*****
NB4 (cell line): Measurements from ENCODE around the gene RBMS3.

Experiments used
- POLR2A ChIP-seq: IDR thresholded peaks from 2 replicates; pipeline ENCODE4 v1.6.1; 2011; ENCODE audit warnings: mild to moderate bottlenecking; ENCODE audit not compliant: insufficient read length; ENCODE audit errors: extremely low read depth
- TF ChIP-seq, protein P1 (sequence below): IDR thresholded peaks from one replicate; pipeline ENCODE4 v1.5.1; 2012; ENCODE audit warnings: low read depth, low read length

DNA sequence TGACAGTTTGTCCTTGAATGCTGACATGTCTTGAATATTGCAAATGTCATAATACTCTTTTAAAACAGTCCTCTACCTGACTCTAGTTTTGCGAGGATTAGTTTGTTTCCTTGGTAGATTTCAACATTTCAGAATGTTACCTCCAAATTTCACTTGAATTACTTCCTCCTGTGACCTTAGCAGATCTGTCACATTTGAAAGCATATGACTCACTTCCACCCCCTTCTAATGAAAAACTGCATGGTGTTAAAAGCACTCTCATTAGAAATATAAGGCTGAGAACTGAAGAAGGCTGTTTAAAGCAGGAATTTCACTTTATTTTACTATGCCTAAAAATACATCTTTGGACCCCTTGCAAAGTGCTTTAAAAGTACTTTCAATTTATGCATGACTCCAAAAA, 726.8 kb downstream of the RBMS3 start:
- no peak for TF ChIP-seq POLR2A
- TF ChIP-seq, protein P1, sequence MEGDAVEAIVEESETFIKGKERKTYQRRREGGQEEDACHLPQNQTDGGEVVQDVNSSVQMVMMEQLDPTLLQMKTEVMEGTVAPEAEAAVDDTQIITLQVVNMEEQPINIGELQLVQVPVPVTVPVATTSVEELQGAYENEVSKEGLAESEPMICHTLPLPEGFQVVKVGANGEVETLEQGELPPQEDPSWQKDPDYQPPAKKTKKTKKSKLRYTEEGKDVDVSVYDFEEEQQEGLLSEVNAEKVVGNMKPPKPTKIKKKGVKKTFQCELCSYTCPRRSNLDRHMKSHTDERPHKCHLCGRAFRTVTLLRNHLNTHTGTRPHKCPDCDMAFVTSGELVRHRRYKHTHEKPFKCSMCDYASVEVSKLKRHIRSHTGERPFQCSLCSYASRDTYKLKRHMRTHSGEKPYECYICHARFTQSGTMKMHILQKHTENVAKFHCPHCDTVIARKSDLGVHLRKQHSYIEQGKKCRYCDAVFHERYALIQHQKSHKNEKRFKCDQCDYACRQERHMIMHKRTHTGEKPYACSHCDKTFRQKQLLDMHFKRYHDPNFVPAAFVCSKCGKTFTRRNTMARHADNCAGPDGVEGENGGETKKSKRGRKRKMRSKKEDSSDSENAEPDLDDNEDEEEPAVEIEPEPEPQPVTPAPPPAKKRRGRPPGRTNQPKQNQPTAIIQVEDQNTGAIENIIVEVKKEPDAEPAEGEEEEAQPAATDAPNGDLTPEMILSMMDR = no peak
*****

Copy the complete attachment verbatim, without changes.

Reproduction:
NB4 (cell line): Measurements from ENCODE around the gene RBMS3.

Experiments used
- POLR2A ChIP-seq: IDR thresholded peaks from 2 replicates; pipeline ENCODE4 v1.6.1; 2011; ENCODE audit warnings: mild to moderate bottlenecking; ENCODE audit not compliant: insufficient read length; ENCODE audit errors: extremely low read depth
- TF ChIP-seq, protein P1 (sequence below): IDR thresholded peaks from one replicate; pipeline ENCODE4 v1.5.1; 2012; ENCODE audit warnings: low read depth, low read length

DNA sequence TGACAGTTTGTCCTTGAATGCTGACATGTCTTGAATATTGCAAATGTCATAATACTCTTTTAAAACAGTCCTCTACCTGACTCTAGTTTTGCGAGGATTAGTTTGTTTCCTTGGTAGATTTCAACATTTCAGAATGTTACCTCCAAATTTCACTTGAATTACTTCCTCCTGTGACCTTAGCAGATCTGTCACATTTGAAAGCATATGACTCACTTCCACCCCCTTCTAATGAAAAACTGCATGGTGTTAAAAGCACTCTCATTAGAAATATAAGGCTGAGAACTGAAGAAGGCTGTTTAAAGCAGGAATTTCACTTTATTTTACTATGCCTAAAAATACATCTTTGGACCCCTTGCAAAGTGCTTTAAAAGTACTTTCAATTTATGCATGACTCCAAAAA, 726.8 kb downstream of the RBMS3 start:
- no peak for TF ChIP-seq POLR2A
- TF ChIP-seq, protein P1, sequence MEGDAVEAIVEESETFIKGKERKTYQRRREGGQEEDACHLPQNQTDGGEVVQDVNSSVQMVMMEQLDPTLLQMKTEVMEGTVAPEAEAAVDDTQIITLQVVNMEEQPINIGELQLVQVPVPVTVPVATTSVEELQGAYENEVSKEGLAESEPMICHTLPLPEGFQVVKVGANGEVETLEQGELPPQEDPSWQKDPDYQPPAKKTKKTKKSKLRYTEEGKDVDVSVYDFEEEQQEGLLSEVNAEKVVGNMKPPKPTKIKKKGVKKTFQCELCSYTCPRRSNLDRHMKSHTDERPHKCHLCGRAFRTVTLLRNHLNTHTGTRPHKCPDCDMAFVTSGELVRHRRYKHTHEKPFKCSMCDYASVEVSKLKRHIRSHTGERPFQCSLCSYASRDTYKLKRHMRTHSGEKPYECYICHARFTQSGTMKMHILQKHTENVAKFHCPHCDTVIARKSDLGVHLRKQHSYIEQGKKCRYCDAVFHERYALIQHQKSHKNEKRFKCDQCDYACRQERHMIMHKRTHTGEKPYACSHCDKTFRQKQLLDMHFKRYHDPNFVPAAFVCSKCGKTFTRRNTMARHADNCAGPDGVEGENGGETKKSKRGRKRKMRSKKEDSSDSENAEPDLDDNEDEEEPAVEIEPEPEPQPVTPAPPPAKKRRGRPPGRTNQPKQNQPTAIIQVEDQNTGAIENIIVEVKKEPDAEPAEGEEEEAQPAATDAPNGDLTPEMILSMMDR = no peak